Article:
Animals of Africa for the Montessori Wall Map & Quietbook with Printables

Africa Maze

Jax is really into mazes right now, and they are great for pre-writing skills! I’ve designed two mazes for him – one basic and one advanced. Grab them here! We’ll most likely laminate them so we can reuse them. I’ve included an answer key page on this if you want some correction of error. Silhouettes from All-Silhouettes.com.

Animals of Africa for the Montessori Wall Map & Quietbook with Printables

African Animal Silhouettes

Another activity that will help Jax with him reading and writing skills is the African animal silhouette match. Drawing lines between the matches help with writing skills, and recognizing the similarities between the photos and silhouettes helps build visual skills needed for reading. Silhouettes (except for mandrill) from All-Silhouettes.com.

Animals of Africa for the Montessori Wall Map & Quietbook with Printables

Activities:

Introductions and Matching: There are so many activities that can be done with all of these materials. You could start with the SafariLTD figurines and introduce the name of each animal to them. You can then present the felt versions for them to match up. Once they are comfortable with the animals and know them by name, you can show them the labeled photo cards and have them match them. Once they have advanced some, you can use the unlabelled cards and have them match the right words to each card or figurine.

Animals of Africa for the Montessori Wall Map & Quietbook with Printables

Starting Sounds: For a great language activity, have your child tell you the starting sound for each animal. To make games like this extra engaging for Jax, I call them “letter races” and have him run to our movable alphabet and grab the right letter. For correction of error, match your 3-part cards to see if the answers were correct. (We haven’t started on the soft G sound, so we might skip giraffe for now.)

Animals of Africa for the Montessori Wall Map & Quietbook with Printables

On the Map: You can move the wall map to the floor and have your child place the right SafariLTD figurines on each continent. While you are still introducing them, you can stick to one continent at a time and match the names or photo cards. Seeing the animals on the maps is a great way to help them remember!

And of course your child can match the correct felt animals and landmarks on the wall map or in the quietbook while on the go.

Animals of Africa for the Montessori Wall Map & Quietbook with Printables

I hope you are enjoying this project as much as I am! A number of you have told me you’ve already begun the huge wall map. I’m really excited to see how they turn out! Tag me on Instagram @iolstephanie (I can’t answer on your photo if it you are private, but I can try to comment in a different place) or share photos on Facebook. You can also email me.

Animals of Africa for the Montessori Wall Map & Quietbook

I’m a bit late for Montessori Monday this week due to vacation, but I hope you’ll check out the other great links!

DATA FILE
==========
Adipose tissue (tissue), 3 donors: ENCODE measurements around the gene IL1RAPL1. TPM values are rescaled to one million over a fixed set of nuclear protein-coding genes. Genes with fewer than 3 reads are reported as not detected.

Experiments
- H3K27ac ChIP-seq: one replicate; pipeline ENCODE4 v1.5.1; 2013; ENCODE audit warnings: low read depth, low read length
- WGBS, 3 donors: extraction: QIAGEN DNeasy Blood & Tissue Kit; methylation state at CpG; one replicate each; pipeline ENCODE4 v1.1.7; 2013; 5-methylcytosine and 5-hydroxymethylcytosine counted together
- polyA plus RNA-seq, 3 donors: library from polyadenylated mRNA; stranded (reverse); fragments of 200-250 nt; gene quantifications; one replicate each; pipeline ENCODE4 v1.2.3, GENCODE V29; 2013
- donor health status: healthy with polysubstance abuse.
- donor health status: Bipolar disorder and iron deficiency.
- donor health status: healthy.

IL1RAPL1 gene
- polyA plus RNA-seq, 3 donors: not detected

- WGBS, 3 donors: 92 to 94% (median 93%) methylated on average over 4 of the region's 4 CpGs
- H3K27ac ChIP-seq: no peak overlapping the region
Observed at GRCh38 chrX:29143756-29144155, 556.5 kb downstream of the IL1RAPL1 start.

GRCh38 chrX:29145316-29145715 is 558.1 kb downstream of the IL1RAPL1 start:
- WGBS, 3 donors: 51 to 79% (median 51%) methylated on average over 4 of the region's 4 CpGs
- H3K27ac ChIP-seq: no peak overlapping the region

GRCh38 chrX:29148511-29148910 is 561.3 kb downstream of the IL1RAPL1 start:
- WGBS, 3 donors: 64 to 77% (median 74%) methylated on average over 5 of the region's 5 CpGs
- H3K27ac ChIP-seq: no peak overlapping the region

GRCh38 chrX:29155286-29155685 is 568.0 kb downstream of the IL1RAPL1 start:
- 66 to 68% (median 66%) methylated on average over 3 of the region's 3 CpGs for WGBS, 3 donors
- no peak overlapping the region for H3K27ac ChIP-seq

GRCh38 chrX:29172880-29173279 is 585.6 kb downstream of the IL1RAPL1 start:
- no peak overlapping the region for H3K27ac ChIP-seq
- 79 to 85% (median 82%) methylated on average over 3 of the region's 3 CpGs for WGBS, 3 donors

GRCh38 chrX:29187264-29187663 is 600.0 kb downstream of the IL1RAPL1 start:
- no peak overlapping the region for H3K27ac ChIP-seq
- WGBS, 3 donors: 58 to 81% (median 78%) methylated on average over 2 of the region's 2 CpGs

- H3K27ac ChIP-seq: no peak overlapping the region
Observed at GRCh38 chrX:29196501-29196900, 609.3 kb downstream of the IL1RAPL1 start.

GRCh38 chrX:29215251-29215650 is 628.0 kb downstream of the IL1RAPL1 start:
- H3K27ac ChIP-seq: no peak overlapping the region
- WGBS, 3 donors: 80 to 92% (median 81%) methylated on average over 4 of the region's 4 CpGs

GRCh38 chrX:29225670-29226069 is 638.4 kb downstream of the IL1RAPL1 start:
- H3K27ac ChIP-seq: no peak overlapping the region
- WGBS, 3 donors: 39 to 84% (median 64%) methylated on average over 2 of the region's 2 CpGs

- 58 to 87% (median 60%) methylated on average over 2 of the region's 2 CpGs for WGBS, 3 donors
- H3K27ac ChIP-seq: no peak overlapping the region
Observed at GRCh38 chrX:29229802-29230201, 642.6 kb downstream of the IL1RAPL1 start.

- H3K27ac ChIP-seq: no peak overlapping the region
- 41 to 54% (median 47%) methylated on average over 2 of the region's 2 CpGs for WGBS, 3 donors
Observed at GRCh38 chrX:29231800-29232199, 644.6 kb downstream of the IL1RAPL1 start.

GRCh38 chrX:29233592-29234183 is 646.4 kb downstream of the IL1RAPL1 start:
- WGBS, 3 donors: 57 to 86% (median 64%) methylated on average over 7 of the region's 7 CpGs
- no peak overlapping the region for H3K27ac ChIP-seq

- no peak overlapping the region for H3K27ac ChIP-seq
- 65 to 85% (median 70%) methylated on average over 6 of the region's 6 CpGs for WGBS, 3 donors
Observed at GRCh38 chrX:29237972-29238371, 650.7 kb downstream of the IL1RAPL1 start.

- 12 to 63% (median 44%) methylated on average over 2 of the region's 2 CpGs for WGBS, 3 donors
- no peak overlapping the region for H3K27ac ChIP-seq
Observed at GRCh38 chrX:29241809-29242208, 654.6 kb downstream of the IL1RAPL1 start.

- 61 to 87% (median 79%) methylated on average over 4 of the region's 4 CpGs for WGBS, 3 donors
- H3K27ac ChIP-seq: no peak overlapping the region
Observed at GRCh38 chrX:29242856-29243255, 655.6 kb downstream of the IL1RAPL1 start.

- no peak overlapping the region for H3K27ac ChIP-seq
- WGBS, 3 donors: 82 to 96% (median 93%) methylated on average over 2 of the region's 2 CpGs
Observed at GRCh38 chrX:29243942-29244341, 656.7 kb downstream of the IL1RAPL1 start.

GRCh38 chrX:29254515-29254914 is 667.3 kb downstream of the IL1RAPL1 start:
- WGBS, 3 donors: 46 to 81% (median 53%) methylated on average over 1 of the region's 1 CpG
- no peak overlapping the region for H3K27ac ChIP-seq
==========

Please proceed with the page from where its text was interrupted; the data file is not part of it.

Montessori Monday

Montessori Continents Map & Quietbook with 3-Part Cards

I am so excited to introduce you to make latest big project! Those of you who follow along on Facebook or Instagram have already seen a lot of fun sneak peeks. Plus, it was YOU who voted on the Facebook page to make a world map the next quietbook project!

Montessori Continents Map & Quietbook with 3-Part Cards

This project will be presented a little different than normal. Because it is SO BIG, I’ll be giving you a chance to sew along with me by posting a great deal of the patterns today. I am creating each piece by hand and then drawing up patterns from the finished product, so some elements will be provided in later posts.

Overview and Map Patterns • AfricaAntarcticaAsiaEurope
North AmericaOceansSouth America

Montessori Continents Map & Quietbook with 3-Part Cards

The Plan

Today I am giving you the massive pattern for the world wall map and the continent puzzle pieces that can be attached to it. I also included the cover text for quietbook stores all the pieces. Here is pattern. [The pattern was updated 07/24/13 to add the water beside Baja California on North America. Sorry I forgot it!] And here is a pdf with the continent and ocean labels that get printed onto printer fabric. There will be additional posts for the other continents that will include patterns for regional animals and landmarks.

Montessori Continents Map & Quietbook with 3-Part Cards

Materials

Felt: I am mainly using scrap felt to create the continents and smaller pieces of this project. The beautiful wool blend felt I get from American Felt and Crafts is just too good to waste! So I am digging into my scrap basket and using all I can. However, this project does require some larger cuts of felt. I ordered 1 yard of “Swan” blue felt from Benzie Designs. This was used to make the 34″ x 18″ wall map and then three 12″ x 18″ pages for the quietbook. I also ordered a 12″ x 18″ sheet of “Peacock” aqua blue felt for the cover, 2/3 yard of white (you only need enough for the long strip version of Antarctica, but I bough extra for other projects) and 1/3 yard of “Peppercorn” tan for the wall map continents. The continents are in traditional Montessori colors including: white, orange, pink, red, green, yellow and brown. I will eventually buy some backing felt or fleece for the back of the map to finish it off, but I have a few little bits to finish sewing first. Note – Antarctica is sewn down to the wall map due to the map projection. But I did also make a continent piece in its actual shape. You just can’t place it on the map.